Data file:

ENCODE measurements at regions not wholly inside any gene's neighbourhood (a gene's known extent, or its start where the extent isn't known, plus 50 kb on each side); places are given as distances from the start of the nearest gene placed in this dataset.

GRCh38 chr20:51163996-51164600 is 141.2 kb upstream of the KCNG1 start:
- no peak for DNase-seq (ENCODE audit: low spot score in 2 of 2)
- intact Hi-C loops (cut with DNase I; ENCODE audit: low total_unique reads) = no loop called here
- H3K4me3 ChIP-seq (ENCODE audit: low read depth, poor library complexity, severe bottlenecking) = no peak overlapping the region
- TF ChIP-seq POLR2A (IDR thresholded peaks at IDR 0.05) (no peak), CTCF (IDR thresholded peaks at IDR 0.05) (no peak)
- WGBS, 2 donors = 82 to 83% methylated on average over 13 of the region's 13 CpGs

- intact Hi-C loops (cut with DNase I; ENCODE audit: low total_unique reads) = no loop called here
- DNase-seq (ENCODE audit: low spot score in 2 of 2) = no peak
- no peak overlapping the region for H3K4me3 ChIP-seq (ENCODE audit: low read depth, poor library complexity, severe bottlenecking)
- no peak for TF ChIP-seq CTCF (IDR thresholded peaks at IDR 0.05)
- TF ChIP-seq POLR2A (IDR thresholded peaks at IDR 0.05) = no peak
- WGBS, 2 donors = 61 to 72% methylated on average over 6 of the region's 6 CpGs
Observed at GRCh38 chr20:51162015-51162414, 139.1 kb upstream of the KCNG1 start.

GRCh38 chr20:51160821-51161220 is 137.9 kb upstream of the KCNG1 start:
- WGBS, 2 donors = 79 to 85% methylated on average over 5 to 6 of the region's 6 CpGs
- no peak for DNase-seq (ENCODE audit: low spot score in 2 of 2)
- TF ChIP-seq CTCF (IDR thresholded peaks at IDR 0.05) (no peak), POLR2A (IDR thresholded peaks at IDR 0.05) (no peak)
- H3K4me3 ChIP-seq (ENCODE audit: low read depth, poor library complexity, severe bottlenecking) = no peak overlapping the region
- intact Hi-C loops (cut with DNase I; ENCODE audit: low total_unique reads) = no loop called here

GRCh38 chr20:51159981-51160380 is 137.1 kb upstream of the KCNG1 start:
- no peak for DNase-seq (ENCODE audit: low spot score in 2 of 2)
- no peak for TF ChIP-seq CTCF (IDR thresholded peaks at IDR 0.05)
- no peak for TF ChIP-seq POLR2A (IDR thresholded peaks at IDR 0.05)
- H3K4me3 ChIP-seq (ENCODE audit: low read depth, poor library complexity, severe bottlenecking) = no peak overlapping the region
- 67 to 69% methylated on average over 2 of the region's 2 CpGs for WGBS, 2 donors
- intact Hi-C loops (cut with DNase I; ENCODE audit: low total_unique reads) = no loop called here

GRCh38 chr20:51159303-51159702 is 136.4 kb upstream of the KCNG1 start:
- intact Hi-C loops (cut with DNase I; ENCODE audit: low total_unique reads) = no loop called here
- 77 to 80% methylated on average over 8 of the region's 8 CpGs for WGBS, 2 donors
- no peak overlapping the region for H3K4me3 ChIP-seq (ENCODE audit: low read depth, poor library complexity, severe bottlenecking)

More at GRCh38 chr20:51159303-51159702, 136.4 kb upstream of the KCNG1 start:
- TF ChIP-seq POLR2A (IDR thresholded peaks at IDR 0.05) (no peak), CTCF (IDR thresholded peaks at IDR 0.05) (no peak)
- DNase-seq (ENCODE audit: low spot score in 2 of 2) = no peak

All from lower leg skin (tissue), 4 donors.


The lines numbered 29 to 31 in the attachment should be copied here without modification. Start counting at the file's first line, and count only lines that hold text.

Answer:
- intact Hi-C loops (cut with DNase I; ENCODE audit: low total_unique reads) = no loop called here
- 77 to 80% methylated on average over 8 of the region's 8 CpGs for WGBS, 2 donors
- no peak overlapping the region for H3K4me3 ChIP-seq (ENCODE audit: low read depth, poor library complexity, severe bottlenecking)